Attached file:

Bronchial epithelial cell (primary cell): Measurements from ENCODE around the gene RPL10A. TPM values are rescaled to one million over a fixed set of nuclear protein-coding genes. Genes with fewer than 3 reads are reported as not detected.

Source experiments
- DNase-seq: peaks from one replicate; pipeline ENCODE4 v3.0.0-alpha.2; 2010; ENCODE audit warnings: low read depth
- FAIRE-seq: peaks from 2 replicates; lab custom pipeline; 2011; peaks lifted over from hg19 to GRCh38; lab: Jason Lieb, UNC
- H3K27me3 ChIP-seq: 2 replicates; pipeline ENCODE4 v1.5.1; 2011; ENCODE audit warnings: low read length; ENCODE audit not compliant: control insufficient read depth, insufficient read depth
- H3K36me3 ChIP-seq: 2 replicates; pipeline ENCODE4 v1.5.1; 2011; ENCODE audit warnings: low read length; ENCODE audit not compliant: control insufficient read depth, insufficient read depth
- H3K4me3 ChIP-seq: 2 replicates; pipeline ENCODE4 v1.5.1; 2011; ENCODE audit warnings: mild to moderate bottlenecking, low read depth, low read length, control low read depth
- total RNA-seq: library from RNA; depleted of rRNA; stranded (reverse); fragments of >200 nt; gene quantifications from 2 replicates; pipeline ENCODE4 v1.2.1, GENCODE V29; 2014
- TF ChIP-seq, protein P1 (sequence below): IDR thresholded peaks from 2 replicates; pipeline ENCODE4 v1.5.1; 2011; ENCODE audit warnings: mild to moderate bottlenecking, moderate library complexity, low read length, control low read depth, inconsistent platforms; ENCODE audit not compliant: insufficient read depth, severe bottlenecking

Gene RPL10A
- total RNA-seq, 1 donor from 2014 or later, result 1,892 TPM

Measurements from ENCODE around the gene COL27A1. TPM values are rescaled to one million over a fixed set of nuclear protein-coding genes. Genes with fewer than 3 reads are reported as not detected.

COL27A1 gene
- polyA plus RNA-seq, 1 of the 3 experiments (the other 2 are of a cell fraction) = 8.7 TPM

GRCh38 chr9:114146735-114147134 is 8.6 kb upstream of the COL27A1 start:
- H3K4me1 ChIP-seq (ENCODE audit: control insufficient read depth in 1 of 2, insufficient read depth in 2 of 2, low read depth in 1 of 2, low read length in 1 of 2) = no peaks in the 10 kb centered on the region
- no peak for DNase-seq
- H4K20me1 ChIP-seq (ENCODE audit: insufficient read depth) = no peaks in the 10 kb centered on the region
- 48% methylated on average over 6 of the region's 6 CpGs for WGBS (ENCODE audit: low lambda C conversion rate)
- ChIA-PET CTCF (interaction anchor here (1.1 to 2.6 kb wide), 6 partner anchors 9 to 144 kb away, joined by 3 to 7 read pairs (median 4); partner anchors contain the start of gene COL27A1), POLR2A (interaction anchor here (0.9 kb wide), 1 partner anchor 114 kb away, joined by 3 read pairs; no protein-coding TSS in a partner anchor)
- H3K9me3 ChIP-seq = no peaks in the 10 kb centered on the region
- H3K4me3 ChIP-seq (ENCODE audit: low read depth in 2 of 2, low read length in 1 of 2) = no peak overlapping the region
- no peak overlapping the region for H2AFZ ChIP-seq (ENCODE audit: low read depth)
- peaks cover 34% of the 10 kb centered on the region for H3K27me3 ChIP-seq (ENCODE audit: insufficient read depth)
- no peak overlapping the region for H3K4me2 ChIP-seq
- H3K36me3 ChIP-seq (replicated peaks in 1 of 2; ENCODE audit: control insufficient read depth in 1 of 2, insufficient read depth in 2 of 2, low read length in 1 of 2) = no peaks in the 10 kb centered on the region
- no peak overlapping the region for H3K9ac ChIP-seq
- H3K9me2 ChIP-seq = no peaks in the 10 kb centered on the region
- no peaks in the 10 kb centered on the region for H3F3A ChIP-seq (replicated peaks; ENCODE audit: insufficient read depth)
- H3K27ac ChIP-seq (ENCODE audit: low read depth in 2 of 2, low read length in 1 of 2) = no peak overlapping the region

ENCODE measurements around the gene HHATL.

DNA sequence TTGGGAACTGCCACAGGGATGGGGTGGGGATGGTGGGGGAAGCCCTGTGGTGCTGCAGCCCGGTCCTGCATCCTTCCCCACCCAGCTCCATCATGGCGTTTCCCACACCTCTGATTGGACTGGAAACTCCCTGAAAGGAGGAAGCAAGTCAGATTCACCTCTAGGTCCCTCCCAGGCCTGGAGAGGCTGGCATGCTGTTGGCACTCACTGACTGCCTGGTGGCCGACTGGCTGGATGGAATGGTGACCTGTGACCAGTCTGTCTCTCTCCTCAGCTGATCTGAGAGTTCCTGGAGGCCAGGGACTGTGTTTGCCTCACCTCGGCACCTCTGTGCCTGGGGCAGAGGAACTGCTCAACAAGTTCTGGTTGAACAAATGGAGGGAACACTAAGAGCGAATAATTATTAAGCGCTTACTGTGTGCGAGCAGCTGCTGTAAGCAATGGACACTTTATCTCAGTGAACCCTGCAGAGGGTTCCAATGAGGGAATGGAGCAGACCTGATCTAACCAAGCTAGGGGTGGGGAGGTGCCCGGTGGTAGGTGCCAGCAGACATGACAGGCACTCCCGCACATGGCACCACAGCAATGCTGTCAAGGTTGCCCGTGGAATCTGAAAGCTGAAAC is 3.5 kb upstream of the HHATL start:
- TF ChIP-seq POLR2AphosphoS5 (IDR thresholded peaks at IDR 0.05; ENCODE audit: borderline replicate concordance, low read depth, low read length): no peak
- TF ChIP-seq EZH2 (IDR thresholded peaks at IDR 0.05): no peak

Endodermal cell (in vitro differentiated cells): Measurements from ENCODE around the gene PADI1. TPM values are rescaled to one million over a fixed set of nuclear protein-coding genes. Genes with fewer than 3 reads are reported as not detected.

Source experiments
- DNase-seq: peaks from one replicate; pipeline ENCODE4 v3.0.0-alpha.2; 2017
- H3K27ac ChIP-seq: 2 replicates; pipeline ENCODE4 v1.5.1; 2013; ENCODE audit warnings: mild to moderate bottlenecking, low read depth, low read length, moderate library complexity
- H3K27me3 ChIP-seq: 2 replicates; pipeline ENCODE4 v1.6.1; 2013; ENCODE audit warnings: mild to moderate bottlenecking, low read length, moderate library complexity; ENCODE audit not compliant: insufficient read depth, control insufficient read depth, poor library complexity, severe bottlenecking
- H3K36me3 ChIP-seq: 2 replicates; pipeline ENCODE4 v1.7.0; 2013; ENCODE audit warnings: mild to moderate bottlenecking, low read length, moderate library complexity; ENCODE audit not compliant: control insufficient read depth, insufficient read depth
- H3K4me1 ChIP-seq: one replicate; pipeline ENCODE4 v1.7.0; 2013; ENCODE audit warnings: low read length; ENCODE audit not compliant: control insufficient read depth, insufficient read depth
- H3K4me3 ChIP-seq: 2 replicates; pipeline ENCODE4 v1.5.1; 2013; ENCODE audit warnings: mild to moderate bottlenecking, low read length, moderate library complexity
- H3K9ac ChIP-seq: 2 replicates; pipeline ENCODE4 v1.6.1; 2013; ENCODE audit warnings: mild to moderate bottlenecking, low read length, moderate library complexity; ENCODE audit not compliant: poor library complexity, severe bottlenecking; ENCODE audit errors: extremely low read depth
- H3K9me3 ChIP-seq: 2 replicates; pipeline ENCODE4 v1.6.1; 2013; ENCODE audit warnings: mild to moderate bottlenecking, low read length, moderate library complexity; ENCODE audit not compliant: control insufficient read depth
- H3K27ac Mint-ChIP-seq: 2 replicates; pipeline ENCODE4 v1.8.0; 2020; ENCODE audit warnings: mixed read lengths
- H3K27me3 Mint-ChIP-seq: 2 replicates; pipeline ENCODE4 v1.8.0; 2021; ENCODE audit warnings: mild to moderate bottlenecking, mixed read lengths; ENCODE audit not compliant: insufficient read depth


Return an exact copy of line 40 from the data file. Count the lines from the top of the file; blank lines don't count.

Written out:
- H3K36me3 ChIP-seq: 2 replicates; pipeline ENCODE4 v1.7.0; 2013; ENCODE audit warnings: mild to moderate bottlenecking, low read length, moderate library complexity; ENCODE audit not compliant: control insufficient read depth, insufficient read depth